An ambitious initiative that has deployed physics in the fight against cancer since 2009 has awarded a second round of grants. But some pioneers of the field, known as physical oncology, protest that the US National Cancer Institute (NCI) has lost sight of the programme’s original vision.
In June, the NCI announced that it would give each of four Physical Sciences-Oncology Centers (PS-OCs) around US$2 million a year for five years. But the funded projects are too unambitious to produce major paradigm shifts, argues Robert Austin, a physicist at Princeton University in New Jersey who helped the NCI to lay the groundwork for the programme, and whose centre was not funded in the second round.
The programme is “losing patience with those of us who want to understand the fundamentals”, says Austin.
NCI officials say that the latest awards, along with two rounds of funding planned for later this year or next year, show the institute’s continuing commitment to the interdisciplinary approach. “The fact that this programme is renewed, while it’s not in the same original form, is still an indication of support,” says Larry Nagahara, a former director of the programme who left the NCI for Johns Hopkins University in Baltimore, Maryland, this month. Officials insist that there has been no move away from physics, although the programme also embraces related fields such as engineering and applied mathematics. “We’re sort of agnostic on the spectrum of research that people are working on,” says current programme head Sean Hanlon.
The PS-OC programme was largely the brainchild of Anna Barker, who in 2007–08, as a deputy director at the NCI, set up workshops that helped to lay the programme’s intellectual foundation. She and other proponents pointed out that although billions of dollars of research investment into drugs and therapies have reduced mortality for some cancers, they have not produced a fundamental understanding of the disease. Programme leaders proposed to open a new front in the war on cancer by recruiting physicists to study cancer as a physical rather than strictly biological phenomenon.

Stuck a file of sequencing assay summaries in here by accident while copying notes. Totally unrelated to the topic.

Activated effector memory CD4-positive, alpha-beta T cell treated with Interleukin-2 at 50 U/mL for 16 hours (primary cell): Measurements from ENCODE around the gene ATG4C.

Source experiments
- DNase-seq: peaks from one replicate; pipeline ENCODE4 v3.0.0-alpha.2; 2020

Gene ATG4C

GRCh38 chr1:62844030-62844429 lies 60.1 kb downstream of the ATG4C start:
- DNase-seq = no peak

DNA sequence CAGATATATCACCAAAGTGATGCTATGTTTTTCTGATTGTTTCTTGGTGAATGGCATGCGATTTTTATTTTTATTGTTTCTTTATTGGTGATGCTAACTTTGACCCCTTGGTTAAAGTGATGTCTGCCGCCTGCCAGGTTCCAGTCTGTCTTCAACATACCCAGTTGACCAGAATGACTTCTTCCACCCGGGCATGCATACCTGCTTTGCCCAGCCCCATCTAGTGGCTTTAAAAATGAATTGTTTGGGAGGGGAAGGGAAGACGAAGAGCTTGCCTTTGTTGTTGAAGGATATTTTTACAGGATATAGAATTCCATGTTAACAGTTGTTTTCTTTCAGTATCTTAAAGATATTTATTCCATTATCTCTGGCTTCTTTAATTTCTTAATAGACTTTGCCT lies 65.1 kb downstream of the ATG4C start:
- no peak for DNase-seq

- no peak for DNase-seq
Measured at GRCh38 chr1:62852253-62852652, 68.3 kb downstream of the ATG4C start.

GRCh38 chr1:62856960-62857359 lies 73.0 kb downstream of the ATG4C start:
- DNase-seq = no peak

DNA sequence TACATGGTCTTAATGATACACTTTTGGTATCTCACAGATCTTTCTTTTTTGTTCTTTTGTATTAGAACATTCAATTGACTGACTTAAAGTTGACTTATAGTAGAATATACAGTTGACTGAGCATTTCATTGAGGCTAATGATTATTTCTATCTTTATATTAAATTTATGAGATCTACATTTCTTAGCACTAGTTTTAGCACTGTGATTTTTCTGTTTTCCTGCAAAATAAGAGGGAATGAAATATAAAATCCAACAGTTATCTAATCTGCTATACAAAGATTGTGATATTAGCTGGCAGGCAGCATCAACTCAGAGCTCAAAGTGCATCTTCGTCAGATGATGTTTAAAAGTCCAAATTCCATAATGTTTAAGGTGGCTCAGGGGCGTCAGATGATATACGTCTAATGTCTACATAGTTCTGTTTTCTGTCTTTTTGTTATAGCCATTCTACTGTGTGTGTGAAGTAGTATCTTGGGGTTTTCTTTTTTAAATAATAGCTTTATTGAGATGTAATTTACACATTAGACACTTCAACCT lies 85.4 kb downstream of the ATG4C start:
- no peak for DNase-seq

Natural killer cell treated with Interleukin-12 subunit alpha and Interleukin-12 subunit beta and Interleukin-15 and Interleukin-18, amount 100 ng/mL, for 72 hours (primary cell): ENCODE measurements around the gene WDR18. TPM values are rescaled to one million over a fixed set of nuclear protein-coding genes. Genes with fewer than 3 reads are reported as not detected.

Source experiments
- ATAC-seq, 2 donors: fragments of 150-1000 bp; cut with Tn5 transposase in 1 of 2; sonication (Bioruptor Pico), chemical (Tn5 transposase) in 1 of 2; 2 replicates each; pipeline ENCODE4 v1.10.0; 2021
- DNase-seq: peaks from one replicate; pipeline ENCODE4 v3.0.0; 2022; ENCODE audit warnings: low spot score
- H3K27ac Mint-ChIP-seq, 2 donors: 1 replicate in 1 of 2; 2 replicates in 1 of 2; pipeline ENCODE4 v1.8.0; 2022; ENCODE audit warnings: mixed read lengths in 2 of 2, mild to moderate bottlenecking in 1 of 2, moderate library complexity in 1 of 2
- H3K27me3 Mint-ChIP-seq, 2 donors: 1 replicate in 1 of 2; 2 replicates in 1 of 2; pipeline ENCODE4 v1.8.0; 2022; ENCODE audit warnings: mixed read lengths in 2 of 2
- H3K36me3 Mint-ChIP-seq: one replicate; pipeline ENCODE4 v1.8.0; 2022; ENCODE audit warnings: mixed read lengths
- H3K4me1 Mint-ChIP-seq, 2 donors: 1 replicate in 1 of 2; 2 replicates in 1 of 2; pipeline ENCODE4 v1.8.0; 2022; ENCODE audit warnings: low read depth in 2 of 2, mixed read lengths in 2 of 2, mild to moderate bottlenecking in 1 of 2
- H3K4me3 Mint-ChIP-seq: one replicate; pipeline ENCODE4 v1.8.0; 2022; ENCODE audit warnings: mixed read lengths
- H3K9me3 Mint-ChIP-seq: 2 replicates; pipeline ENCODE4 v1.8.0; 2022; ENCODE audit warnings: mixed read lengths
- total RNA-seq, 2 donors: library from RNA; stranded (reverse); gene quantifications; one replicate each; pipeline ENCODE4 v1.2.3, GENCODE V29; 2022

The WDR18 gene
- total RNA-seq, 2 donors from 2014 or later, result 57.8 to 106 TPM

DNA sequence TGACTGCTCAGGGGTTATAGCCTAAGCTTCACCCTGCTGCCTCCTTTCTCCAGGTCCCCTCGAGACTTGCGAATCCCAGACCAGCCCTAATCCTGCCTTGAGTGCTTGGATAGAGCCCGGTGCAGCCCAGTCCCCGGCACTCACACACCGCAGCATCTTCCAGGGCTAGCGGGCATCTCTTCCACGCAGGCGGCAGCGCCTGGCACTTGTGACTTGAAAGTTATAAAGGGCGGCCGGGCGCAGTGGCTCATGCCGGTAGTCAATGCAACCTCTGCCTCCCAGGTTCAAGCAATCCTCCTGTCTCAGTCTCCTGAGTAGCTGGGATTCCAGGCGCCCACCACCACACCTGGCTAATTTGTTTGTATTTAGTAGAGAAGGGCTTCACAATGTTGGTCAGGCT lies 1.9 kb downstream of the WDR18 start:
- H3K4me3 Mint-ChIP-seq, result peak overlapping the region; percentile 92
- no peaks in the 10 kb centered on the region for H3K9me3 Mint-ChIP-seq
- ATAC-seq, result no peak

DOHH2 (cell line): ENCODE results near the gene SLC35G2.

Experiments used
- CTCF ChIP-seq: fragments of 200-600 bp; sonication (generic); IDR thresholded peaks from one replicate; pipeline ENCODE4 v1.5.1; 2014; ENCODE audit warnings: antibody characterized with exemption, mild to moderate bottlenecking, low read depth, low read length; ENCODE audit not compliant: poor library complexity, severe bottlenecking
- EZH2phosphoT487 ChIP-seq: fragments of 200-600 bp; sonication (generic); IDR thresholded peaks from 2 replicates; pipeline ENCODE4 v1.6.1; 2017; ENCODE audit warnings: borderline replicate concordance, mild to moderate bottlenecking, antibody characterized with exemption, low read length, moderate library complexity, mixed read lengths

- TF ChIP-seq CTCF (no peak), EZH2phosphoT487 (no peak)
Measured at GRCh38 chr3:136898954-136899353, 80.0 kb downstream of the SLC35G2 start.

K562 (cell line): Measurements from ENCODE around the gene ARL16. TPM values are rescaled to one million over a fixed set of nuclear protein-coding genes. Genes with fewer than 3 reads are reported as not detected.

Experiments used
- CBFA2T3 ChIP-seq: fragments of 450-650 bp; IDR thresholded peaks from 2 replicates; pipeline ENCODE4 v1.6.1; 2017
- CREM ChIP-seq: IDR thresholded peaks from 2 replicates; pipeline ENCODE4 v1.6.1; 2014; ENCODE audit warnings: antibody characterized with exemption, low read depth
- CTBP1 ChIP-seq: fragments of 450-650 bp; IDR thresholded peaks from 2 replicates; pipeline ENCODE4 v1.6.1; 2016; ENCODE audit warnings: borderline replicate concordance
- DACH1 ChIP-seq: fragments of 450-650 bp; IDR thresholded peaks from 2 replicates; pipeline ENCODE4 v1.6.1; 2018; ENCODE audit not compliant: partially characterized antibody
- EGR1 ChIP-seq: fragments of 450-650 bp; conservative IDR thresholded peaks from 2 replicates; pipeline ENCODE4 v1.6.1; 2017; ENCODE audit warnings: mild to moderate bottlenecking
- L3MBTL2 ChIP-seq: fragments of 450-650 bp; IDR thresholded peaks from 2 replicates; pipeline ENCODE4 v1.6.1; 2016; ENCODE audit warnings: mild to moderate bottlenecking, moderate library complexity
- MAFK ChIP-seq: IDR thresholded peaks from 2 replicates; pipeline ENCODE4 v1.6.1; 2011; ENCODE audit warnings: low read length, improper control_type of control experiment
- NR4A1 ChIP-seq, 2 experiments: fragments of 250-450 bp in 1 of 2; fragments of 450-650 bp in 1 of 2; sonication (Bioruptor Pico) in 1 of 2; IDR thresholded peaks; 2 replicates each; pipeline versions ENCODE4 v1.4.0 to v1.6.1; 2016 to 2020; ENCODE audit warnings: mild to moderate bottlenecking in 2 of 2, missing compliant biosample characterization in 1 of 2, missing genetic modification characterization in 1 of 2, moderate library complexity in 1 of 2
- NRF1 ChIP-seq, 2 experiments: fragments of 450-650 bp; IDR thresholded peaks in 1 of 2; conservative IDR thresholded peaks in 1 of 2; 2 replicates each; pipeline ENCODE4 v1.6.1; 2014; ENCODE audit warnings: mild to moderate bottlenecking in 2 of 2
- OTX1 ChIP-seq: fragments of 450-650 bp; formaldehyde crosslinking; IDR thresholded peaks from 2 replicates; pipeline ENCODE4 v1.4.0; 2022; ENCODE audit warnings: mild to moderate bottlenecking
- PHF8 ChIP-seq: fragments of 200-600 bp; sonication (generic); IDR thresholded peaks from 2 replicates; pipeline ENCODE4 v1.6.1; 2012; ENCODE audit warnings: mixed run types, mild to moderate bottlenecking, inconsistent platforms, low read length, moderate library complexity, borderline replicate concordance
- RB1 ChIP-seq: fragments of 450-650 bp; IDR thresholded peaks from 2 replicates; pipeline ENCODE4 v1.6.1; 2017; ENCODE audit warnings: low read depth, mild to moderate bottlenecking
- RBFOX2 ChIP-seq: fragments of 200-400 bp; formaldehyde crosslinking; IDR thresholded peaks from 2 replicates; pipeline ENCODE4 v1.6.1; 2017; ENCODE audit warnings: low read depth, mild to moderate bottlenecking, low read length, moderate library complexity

A different perspective
In 2009, the NCI gave grants averaging $2.5 million a year for 5 years to 12 centres, each co-directed by a physical scientist and a cancer biologist. Some researchers attempted to re-envision cancer from the bottom up. For example, physicist Paul Davies of Arizona State University in Tempe, who along with Austin was involved in the initial programme workshops (see Nature 474, 20–22; 2011), has proposed that a cell becomes cancerous when it reverts to a primitive evolutionary state. He is investigating whether ancient genes become activated during cancer development (P. C. W. Davies and C. H. Lineweaver Phys. Biol. 8, 015001; 2011). Austin has explored the evolution of drug resistance by using microfluidic devices to expose tumour cells to chemical gradients (A. Wu et al. Proc. Natl Acad. Sci. USA 110, 16103–16108; 2013), and has suggested that cancer might result from environmental stress rather than from genetic mutations.